Sliding Windows: The Perfect Choice For Along Your Patio

Posted on: 7 June 2017


Do you have a window that opens up onto a patio or porch? If the time has come to replace this window, you'll want to put careful thought into the type of window you choose for this opening. One of the best options is a sliding window, which slides open to one side. Here's a closer look at the pros and cons of this window choice.

Pro: Sliding windows don't create an obstruction.

There are a couple of types of windows that create an obstruction when they open. Casement windows, for instance, swing outward when you open them. This is not safe on a patio; anyone on the patio could walk into the opened window, and its presence could also affect your furniture placement. Awning windows cause a similar problem; they open by swinging upwards. With sliding windows, the window stays flush against the side of the building when you open it. Nobody will walk into it, and you can put furniture right up against the outside of your home if you please.

Pro: Sliding windows are easy to operate.

To open or close a sliding window, you just have to use your hand to push it to the left or right. This makes sliding windows a good choice for anyone with arthritis in their hands or other struggles with movement. There are also models that you can close--at least partially--from the outside. This makes it possible to close the window while you're sitting on the patio.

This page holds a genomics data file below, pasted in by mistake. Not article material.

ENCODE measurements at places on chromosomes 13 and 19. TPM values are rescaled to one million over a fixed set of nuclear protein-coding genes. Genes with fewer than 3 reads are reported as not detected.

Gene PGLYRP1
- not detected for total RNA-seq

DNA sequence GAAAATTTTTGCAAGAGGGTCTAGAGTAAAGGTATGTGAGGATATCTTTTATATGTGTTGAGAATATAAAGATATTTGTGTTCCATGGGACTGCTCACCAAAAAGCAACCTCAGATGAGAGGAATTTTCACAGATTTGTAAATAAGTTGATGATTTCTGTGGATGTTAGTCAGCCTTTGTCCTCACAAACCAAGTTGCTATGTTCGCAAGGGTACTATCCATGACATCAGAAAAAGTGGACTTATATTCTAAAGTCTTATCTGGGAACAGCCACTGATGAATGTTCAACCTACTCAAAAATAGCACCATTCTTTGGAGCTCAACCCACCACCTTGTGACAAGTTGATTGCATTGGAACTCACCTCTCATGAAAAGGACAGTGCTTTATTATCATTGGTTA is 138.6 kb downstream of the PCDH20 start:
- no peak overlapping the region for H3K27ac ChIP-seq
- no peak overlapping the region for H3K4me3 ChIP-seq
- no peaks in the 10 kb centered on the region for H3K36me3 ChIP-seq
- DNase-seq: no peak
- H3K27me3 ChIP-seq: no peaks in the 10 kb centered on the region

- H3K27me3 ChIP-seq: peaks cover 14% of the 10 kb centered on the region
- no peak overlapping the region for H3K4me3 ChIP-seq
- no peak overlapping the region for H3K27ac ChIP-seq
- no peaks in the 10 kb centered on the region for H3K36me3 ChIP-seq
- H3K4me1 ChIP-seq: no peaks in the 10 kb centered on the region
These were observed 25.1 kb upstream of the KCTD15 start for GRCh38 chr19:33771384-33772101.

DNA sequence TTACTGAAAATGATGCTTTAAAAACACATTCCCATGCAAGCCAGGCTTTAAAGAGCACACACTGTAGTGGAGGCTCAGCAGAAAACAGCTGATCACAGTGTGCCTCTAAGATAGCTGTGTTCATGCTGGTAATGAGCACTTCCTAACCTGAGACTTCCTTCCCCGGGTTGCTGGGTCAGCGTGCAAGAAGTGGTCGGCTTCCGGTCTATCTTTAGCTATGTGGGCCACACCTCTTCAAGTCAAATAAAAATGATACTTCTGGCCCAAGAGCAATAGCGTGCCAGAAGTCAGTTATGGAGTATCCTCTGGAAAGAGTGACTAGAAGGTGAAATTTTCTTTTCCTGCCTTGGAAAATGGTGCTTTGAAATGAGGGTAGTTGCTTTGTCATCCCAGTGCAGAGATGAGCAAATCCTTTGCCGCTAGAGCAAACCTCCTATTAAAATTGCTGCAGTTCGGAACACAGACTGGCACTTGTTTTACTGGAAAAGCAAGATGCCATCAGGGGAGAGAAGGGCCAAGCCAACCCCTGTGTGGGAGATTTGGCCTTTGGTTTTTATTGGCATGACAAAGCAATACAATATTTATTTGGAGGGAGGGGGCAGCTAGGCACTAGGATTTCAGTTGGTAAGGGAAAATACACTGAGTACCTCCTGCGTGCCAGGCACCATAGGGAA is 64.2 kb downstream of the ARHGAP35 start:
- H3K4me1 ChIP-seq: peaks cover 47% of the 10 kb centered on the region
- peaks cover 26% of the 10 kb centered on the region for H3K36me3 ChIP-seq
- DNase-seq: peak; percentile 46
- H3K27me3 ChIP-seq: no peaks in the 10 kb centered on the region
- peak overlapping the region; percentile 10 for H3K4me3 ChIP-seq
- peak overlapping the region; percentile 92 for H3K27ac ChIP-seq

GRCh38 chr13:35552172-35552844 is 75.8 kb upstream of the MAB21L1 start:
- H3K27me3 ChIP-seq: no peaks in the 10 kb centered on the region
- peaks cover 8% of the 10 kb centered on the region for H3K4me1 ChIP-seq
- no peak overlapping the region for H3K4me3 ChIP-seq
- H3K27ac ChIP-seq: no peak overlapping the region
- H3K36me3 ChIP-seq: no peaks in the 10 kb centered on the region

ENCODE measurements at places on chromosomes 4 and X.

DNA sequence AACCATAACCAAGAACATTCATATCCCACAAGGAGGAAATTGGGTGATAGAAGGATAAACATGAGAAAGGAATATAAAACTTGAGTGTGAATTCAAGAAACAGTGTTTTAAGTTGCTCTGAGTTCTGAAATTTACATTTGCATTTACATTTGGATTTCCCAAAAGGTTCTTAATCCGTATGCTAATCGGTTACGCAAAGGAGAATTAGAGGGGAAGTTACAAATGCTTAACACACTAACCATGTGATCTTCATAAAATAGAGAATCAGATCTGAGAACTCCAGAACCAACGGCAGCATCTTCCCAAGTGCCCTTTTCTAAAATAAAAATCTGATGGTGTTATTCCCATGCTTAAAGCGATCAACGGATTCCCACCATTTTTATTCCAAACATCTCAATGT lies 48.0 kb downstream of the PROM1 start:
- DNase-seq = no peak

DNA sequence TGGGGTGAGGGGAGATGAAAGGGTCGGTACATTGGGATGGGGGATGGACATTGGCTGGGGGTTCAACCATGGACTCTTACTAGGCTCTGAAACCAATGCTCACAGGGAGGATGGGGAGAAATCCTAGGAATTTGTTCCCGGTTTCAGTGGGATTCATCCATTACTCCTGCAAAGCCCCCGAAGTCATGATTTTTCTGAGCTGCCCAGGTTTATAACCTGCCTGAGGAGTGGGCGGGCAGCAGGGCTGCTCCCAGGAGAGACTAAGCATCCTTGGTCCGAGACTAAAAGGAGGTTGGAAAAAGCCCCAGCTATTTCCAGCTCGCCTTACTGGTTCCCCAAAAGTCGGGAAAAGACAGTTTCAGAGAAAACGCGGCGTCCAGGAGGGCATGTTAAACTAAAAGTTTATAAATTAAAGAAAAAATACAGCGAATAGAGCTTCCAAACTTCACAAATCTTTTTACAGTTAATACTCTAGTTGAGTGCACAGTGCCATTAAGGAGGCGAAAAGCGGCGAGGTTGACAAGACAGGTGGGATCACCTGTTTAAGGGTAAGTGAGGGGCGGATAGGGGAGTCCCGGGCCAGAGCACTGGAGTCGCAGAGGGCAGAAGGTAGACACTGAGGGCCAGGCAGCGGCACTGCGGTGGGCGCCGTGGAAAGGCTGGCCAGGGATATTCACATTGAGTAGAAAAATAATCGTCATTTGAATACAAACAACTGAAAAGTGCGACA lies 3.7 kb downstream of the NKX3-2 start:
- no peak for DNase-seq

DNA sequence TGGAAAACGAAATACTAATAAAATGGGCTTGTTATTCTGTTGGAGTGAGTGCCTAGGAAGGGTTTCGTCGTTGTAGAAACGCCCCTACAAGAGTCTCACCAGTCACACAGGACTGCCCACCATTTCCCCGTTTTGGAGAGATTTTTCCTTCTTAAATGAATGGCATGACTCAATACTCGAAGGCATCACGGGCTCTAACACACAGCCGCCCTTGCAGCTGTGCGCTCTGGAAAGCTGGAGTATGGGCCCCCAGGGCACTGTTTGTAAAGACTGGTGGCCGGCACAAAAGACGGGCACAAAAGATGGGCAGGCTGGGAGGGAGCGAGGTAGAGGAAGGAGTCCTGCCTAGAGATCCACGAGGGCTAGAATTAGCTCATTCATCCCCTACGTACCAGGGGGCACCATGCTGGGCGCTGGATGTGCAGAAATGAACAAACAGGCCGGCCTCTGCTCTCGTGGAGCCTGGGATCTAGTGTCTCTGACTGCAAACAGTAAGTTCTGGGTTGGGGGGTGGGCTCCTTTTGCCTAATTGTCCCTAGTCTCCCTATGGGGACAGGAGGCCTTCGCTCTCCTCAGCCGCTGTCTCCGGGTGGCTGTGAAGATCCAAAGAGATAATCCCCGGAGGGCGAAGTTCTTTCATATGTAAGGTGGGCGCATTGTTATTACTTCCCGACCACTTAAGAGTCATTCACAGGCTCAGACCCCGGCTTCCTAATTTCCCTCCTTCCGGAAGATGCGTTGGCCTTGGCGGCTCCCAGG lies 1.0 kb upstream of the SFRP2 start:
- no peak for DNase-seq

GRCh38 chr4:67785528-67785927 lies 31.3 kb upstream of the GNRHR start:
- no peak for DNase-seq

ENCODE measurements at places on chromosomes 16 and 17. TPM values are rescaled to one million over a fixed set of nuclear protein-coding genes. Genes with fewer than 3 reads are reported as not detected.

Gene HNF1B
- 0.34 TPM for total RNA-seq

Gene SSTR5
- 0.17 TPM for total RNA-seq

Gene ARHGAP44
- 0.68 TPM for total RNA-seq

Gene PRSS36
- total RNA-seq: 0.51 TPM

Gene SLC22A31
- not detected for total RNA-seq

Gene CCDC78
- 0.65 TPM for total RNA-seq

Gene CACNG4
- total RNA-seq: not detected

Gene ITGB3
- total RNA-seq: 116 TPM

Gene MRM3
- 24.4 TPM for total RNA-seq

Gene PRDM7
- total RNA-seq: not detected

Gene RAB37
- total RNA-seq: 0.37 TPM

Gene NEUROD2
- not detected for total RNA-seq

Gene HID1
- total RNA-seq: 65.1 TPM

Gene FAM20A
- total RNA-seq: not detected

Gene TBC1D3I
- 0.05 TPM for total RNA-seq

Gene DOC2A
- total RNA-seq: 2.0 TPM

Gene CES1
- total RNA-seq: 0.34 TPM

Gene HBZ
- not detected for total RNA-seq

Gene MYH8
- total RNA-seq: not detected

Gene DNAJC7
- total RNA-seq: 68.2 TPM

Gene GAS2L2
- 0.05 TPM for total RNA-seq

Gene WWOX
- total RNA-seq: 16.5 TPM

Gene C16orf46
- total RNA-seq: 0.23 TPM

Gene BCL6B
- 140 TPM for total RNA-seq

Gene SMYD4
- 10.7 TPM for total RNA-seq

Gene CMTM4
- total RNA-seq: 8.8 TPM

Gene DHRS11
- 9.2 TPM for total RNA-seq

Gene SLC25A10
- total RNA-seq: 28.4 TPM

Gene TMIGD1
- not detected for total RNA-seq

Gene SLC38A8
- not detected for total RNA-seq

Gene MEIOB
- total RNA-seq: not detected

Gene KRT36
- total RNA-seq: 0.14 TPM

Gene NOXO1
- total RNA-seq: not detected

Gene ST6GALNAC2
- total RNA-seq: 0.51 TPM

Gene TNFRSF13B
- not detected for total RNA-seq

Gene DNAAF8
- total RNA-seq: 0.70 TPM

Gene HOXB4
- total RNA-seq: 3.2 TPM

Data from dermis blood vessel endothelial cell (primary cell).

Con: Sliding windows are not the most energy-efficient option.

Modern advancements like double-pane glass and composite frames make almost all modern windows more energy-efficient than older windows. So, new sliding windows are definitely not an inefficient choice. However, they are not as energy-efficient as casement windows or even double-hung windows since they don't lock so tightly into the frame. For this reason, you may want to put a sliding window only against your patio while using a different style of window throughout the rest of your home.

Con: Sliding windows only work well in horizontal window openings.

Since the windows consist of two side-by-side panels, this style really only works if your window opening is a horizontal rectangle. If your window opening is taller than it is wide, you may need to go with another style, like a double-hung window. Another option is to have your window opening re-shaped, but this can get costly.

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